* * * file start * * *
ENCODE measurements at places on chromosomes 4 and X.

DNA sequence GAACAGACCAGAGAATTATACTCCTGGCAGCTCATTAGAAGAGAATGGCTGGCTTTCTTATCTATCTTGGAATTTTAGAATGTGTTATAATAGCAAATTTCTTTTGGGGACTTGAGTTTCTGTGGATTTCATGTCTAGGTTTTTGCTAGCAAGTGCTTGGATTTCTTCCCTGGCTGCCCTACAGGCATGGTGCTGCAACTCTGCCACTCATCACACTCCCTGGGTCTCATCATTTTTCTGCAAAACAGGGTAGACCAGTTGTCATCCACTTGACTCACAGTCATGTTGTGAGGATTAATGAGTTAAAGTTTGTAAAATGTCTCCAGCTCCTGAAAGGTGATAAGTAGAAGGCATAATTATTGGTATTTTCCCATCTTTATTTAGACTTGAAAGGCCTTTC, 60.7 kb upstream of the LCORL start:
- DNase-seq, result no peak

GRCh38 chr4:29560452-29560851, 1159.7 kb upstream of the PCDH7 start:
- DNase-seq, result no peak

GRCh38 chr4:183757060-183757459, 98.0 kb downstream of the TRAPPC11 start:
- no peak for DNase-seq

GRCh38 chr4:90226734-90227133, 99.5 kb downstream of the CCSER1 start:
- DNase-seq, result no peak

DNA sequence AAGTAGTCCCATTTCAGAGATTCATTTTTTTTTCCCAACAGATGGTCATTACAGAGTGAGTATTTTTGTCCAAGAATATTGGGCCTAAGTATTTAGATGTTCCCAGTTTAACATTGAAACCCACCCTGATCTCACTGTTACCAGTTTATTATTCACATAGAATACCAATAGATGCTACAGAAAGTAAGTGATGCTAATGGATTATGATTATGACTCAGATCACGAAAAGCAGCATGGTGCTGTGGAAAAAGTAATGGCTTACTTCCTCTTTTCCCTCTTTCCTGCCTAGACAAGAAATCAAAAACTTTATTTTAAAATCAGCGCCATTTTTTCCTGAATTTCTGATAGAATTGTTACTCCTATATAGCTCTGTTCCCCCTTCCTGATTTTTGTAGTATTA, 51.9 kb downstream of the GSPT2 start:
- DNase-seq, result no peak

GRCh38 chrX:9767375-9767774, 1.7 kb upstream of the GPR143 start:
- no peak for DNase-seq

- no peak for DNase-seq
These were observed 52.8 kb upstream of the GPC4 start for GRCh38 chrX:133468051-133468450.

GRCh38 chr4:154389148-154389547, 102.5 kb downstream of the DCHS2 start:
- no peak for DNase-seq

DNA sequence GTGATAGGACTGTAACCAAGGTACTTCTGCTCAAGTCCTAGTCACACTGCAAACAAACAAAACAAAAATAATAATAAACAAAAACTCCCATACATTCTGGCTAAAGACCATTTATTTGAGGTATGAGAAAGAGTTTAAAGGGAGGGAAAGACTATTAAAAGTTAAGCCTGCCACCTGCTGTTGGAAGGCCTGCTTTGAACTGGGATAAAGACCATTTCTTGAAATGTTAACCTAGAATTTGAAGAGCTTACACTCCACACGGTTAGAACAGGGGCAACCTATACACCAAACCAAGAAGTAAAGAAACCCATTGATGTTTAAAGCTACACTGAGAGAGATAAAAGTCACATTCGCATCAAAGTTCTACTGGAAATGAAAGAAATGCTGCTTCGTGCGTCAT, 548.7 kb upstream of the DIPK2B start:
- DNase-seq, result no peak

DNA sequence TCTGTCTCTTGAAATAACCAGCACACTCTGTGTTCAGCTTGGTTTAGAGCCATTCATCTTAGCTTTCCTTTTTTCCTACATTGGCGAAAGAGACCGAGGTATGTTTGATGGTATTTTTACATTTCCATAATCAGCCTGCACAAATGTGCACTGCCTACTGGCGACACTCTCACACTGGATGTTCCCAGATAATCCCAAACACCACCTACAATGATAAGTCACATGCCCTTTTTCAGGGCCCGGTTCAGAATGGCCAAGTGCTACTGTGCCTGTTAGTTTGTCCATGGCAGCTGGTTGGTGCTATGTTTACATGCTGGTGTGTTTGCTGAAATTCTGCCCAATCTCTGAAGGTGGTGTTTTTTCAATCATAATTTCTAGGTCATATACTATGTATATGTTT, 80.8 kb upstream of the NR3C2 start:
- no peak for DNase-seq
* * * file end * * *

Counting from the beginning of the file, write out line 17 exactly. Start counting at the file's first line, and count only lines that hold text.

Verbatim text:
- no peak for DNase-seq